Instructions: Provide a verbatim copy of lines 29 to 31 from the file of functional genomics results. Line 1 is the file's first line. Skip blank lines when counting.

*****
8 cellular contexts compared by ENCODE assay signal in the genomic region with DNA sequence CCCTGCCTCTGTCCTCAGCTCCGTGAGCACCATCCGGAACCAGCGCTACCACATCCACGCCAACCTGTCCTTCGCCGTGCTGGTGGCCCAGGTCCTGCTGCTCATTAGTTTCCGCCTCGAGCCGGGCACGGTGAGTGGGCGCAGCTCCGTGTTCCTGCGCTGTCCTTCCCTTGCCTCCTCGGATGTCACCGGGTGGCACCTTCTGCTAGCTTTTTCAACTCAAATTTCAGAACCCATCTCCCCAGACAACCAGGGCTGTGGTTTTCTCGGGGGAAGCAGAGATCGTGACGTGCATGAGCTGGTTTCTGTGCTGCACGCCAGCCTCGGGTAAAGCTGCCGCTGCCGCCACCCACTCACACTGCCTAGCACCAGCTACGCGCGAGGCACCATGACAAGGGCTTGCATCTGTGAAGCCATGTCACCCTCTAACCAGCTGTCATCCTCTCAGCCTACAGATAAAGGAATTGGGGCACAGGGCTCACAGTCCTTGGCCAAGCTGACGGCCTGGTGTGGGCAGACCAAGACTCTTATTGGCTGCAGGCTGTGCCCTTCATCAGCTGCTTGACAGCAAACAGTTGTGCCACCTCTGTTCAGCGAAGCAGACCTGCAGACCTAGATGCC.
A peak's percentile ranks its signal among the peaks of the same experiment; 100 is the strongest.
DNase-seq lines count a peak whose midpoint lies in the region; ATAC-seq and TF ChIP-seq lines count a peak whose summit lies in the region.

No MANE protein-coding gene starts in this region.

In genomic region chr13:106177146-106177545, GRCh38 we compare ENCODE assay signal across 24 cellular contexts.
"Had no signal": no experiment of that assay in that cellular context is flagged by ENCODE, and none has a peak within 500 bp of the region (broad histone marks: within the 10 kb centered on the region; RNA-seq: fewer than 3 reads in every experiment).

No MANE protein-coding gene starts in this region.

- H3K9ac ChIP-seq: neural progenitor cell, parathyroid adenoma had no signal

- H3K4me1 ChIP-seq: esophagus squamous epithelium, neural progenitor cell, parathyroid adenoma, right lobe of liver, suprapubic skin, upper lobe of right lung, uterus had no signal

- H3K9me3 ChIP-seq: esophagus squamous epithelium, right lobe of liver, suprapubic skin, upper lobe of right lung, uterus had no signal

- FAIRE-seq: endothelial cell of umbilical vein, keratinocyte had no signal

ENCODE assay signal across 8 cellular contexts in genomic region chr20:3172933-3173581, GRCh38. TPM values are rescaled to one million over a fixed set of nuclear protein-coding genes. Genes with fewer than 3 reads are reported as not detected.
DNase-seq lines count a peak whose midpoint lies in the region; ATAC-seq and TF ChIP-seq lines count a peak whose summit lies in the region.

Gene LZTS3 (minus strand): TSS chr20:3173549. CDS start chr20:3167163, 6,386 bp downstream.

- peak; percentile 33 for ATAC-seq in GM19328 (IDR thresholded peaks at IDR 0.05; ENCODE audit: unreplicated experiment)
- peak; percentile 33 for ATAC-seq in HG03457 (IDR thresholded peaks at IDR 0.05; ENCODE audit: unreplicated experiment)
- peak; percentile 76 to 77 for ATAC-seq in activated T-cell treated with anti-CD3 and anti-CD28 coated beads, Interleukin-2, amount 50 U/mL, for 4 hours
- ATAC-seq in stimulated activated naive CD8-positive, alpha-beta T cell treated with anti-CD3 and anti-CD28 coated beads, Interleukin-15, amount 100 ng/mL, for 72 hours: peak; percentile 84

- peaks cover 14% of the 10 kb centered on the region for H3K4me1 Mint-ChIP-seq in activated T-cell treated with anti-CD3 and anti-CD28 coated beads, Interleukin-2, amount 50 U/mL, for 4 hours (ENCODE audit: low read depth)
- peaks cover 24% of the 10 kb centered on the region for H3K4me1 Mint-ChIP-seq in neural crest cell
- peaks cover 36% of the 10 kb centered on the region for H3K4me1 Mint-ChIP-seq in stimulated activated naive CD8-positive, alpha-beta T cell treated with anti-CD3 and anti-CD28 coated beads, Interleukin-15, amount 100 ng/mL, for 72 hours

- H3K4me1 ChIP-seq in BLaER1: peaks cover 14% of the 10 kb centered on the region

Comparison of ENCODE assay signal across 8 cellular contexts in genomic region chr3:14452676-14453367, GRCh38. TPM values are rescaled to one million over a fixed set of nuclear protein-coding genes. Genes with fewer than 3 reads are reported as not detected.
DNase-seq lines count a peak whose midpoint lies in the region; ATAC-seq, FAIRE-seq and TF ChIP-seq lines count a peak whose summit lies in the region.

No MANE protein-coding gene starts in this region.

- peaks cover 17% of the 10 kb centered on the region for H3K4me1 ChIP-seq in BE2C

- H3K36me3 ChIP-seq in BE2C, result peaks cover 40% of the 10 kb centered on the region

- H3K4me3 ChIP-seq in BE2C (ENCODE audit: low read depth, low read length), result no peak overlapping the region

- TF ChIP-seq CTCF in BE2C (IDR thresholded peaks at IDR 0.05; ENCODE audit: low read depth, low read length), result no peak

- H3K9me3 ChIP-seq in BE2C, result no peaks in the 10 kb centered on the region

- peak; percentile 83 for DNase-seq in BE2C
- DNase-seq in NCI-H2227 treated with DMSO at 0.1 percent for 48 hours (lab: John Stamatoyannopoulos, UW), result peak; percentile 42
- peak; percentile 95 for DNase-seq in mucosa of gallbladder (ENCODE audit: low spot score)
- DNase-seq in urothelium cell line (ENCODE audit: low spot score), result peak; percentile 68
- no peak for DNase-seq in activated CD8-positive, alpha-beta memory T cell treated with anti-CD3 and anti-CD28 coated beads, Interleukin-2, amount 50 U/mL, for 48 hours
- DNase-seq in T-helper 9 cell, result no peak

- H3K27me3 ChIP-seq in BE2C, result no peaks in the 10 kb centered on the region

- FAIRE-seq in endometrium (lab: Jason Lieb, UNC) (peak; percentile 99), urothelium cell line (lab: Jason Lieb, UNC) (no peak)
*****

- TF ChIP-seq CTCF in BE2C (IDR thresholded peaks at IDR 0.05; ENCODE audit: low read depth, low read length), result no peak

- H3K9me3 ChIP-seq in BE2C, result no peaks in the 10 kb centered on the region

- peak; percentile 83 for DNase-seq in BE2C